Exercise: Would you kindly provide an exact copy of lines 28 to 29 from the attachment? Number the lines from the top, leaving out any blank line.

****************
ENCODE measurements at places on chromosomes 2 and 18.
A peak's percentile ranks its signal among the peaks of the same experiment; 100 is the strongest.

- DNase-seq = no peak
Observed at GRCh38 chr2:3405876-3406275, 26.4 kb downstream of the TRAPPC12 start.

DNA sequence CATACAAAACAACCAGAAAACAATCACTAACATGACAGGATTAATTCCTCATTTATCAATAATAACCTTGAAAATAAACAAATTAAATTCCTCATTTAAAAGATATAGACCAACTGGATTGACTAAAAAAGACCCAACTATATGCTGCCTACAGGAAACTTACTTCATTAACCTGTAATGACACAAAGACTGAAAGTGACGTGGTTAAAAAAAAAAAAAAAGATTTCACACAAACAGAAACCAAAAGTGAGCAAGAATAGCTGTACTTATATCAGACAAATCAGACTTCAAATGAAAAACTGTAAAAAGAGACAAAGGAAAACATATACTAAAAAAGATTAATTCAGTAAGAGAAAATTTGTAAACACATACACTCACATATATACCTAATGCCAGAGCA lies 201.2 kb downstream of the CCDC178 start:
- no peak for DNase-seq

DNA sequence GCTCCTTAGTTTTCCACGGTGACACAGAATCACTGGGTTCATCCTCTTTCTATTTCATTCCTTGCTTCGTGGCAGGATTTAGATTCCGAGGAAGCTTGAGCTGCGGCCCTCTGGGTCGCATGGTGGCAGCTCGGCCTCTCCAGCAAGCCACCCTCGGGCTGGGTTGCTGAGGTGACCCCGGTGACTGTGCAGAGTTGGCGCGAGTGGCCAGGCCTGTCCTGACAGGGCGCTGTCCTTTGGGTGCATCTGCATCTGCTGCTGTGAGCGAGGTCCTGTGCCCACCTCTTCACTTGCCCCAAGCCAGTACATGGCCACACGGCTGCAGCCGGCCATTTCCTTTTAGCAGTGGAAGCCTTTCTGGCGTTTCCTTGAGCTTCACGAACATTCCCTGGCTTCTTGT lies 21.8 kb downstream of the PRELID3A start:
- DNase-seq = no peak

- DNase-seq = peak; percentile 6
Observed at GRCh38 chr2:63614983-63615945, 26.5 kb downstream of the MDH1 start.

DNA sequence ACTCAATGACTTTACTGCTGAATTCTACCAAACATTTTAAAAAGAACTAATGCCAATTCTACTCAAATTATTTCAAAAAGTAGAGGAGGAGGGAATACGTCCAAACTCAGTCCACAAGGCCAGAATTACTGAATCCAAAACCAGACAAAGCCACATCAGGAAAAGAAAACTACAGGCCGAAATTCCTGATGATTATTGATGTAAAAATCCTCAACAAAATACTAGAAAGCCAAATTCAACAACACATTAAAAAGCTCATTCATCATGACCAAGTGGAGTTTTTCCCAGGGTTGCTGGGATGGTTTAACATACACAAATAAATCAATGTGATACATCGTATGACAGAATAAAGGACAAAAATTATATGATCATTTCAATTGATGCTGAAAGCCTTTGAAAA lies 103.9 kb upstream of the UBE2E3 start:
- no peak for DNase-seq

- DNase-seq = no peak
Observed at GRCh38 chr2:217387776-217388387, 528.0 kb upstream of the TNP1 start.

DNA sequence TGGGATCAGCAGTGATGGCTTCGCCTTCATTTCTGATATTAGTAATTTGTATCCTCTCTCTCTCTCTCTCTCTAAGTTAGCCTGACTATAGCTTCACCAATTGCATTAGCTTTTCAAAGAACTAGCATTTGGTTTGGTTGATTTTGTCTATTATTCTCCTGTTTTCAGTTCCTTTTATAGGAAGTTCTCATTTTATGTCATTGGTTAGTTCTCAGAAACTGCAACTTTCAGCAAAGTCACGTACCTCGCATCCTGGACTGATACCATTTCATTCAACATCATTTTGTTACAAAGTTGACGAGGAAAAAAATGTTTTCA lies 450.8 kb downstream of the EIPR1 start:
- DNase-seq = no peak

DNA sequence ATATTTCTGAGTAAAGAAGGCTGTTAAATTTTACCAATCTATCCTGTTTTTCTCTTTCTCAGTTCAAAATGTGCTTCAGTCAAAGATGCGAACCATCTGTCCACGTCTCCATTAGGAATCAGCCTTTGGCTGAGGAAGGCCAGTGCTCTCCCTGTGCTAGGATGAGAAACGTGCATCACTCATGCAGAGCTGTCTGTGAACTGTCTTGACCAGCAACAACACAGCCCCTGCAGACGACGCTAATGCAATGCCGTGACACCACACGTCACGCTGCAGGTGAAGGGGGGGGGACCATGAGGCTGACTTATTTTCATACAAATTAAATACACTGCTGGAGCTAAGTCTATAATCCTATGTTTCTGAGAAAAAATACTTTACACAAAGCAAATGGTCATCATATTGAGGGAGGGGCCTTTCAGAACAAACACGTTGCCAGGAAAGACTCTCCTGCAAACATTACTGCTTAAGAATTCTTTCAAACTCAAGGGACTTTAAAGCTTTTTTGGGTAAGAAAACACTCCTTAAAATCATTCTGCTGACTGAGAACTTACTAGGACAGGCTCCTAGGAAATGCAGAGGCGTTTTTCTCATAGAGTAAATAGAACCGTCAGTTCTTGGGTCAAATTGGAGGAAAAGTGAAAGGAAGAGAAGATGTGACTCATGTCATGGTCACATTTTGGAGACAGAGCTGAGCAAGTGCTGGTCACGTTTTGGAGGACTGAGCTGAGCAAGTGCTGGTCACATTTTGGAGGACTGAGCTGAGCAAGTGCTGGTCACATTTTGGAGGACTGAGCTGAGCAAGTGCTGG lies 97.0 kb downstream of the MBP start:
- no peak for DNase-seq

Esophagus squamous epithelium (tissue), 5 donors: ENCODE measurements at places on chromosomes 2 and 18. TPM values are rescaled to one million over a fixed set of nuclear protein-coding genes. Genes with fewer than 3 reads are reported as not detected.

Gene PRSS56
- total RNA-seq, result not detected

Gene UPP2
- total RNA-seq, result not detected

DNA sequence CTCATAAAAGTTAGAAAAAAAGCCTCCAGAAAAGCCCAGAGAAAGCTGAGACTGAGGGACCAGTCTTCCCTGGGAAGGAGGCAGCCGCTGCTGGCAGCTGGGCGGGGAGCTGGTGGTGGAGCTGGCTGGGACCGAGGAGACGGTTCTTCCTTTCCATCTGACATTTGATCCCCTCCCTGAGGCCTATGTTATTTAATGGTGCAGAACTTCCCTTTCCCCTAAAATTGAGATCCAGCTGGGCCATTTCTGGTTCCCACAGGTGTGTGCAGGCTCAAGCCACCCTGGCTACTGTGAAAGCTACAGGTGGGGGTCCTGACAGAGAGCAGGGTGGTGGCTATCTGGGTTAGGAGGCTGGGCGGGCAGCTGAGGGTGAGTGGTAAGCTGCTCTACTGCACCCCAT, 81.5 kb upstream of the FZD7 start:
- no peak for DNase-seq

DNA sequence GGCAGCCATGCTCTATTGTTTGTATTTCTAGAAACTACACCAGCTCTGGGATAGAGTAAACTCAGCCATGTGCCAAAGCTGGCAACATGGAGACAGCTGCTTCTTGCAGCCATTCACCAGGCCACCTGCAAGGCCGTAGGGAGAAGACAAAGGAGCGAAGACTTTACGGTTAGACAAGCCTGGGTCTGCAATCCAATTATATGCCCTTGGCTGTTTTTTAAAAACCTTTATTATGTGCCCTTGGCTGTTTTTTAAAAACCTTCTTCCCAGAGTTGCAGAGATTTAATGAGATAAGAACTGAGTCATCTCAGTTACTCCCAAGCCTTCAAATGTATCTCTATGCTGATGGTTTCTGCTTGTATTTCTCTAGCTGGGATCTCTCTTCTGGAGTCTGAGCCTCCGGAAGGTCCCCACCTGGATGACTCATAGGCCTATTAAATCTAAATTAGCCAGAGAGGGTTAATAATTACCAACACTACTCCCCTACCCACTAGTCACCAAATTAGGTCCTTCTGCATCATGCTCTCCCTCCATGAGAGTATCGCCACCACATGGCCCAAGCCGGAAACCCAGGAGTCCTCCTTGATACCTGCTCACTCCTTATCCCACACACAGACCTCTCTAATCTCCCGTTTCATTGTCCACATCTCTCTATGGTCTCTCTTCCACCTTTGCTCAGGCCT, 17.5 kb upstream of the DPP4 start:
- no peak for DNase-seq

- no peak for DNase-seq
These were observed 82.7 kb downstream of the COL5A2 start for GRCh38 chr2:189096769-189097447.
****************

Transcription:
- no peak for DNase-seq
These were observed 82.7 kb downstream of the COL5A2 start for GRCh38 chr2:189096769-189097447.